In 2011, the United States was seventh in the world in pasta per capita consumption, but consumed more total pounds of pasta than Italy. Pasta is everywhere, all the time. It’s a date night classic, easy to throw together when you’re too lazy or tired to cook, and the majority of things it can be mixed with for flavor even comes in cans, jars, or some combination thereof for maximum convenience.
I recently had a conversation with a good friend and chef during which he described making pork bolognese to feel better after a bad day. I came home from that conversation to our former roommate sitting on the sofa, drinking beer and describing bolognese as the ultimate comfort food. Deja vu.
I mean, I get it. It’s warm, hearty, rich, meaty (or vegetable-y, depending on what school of thought you follow), and like a good relationship, gives back exactly what you put into it. I’ll be honest, though. This culinary force is not strong within me. To be blunt: I have never associated pasta with being a comfort food. I do not crave it after a bad day. I do not crave it after a good day. I do not crave it here or there, I do not crave it anywhere.
All right. What were we talking about?
I realize my wolf pack is going to dwindle to a minuscule number after I reveal I’m “not into pasta.” This acknowledged, I wanted to drink the Kool-Aid and try making something recognizable to the general public as a pasta dish. The focus was flavor. If the dish ended up being comforting, it would be a bonus.
I find comfort in….
- closing my eyes on the sofa with The Beach Boys, The Ventures, or other instrumental surf music playing in the background and a glass of nice Tempranillo (preferably a Crianza….and Reserva….) on the side.
- a long massage followed by a leisurely cappuccino.
- curling up with cheese toast and a juicy book.
Which translated itself in my notebook to something rich (but not necessarily creamy), simple, and relaxing (i.e. very few steps) to make. I don’t have a new comfort food, but at least I’ll be able to whip something together for a last-minute date night.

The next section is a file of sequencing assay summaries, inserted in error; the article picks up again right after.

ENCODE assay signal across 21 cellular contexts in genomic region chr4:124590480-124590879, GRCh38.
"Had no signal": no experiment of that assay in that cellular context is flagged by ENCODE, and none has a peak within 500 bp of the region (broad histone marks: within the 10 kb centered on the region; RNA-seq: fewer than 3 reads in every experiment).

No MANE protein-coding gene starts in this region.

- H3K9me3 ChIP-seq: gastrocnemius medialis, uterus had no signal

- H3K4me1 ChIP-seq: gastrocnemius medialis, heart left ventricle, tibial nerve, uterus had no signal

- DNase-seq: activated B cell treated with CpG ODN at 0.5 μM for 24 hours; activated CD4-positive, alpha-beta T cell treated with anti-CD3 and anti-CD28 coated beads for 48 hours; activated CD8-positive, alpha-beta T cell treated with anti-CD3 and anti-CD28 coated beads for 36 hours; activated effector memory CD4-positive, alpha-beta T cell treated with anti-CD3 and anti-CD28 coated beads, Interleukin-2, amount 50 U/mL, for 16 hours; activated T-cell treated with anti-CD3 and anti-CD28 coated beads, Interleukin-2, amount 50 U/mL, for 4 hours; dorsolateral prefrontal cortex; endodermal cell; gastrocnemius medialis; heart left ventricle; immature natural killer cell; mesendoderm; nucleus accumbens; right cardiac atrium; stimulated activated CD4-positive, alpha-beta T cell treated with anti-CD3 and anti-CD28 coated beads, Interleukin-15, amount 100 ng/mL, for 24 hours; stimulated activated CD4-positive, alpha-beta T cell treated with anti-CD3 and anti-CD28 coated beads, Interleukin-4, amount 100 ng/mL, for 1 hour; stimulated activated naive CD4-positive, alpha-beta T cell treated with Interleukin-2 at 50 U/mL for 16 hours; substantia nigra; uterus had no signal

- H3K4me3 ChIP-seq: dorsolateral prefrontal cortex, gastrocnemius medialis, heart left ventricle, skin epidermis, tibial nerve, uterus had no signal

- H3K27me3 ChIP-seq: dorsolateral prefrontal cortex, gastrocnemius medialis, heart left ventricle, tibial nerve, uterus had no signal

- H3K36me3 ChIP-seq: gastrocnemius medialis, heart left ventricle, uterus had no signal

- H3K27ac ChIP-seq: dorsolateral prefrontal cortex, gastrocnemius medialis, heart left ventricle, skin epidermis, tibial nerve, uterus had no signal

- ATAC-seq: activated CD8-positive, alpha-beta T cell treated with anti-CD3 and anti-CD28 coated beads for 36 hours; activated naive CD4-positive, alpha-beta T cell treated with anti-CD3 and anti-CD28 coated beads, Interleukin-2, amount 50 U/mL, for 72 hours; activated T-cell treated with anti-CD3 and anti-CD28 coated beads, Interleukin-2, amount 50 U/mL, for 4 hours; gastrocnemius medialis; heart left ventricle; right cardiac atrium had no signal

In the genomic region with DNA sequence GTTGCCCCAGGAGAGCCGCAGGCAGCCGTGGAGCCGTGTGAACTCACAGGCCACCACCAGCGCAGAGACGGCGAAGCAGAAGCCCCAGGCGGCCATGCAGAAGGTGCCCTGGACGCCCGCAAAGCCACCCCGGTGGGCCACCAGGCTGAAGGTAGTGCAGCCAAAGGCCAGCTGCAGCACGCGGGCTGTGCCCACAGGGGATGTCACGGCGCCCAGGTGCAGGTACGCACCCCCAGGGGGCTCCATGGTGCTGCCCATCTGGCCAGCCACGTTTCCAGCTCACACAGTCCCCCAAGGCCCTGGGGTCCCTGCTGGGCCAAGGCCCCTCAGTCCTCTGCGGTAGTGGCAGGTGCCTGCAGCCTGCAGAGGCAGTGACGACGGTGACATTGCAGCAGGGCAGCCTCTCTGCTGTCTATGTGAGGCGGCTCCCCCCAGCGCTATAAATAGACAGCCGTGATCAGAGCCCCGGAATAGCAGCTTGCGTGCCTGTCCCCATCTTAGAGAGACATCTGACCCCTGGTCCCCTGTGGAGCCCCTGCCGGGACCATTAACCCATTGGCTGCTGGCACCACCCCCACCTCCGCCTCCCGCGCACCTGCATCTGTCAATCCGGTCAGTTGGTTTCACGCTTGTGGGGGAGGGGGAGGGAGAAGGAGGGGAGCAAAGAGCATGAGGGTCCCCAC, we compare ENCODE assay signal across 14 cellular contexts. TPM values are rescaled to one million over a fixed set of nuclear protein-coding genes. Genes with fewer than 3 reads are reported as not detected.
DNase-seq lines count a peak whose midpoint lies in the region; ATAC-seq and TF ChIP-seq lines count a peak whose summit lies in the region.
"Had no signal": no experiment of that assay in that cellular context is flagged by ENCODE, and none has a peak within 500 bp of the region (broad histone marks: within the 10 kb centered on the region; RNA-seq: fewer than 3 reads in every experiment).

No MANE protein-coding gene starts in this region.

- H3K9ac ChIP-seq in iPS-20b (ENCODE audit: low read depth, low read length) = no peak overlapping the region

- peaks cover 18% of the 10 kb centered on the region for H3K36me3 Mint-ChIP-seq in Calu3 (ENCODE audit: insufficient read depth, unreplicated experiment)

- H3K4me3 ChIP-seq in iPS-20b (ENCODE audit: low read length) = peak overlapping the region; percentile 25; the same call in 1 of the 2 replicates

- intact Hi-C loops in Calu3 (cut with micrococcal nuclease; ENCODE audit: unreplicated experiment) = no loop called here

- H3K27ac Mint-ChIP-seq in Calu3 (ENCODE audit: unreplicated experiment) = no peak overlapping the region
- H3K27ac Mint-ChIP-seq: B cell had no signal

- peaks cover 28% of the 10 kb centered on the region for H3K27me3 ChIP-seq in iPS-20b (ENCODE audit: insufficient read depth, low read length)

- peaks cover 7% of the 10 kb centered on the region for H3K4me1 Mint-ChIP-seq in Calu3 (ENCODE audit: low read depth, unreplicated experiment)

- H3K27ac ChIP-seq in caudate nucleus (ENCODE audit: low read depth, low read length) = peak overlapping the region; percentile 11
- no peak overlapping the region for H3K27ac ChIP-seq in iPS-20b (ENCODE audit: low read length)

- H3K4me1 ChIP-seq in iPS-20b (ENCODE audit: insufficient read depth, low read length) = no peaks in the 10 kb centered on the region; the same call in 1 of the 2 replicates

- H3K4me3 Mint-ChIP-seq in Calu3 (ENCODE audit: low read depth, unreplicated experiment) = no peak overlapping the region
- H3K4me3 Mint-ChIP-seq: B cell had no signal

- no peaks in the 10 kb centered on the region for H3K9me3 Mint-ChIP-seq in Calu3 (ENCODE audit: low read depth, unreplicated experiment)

Shrimp, Corn, and Brown Butter Pasta
- 1/2 pound Shrimp – Peeled and Deveined
- 2 ears Corn
- Unsalted Butter (3 and 1/2 Tablespoons Total)
- 1 tablespoon Extra Virgin Olive Oil
- 1/4 cup Dry White Wine (I used Francis Ford Coppola’s Director’s Cut Chardonnay. Remember, always be willing to drink the wine you’re cooking with.)
- 1 stalk Celery – roughly chopped
- 1 and 1/2 tablespoons Celery Leaves
- 1 Shallott – 1/2 left whole, 1/2 finely diced
- Parsley Sprigs (Grab a large handful)
- 1/2 pound (usually half a box) Fettuccine, Pappardelle, or other long pasta
Melt 1 and 1/2 tablespoons of butter in a pan over Medium-High heat and saute shrimp until pink and fully cooked through. Season with kosher salt and pepper to taste and set aside.
Cut the kernels off the corn cobs. SAVE THE COBS! YOU NEED THEM. Repeat, YOU NEED THEM.
Melt 1 and 1/2 tablespoons of butter in a pot over Medium-High heat until the butter starts to brown. Add the wine and bring to a boil. Toss in the corn cobs, celery, whole shallott half, parsley sprigs, and 3 cups of water. Boil this again, and reduce by 1/3. (30 minutes-ish)
Strain the vegetable stock (congratulations! You made stock without realizing it!) into a bowl and save.
Melt 1/2 tablespoon of butter (it’s not that much, I’m just mentioning it a lot. Do you want to feel better or not?) over medium heat, saute the diced shallott half until soft, then stir in paprika to taste until everything is a rusty red color. Pour in the reserved vegetable stock and 1 additional cup of water. Reduce by 1/3 (20 minutes-ish).
Stir in the corn and let boil and toil in the butter/stock mixture until fully cooked. If you’re stressed about scalding the bottom of your pan, add more water by the 1/4 or 1/2 cup….I didn’t need to, but you might, depending on how volcano-like your stovetop is.
Finally, bring a large pot of water to a boil and add a large pinch of salt. Cook pasta until al dente according to package directions, drain, and return to pot. Stir in the corn mixture and cooked shrimp until heated through.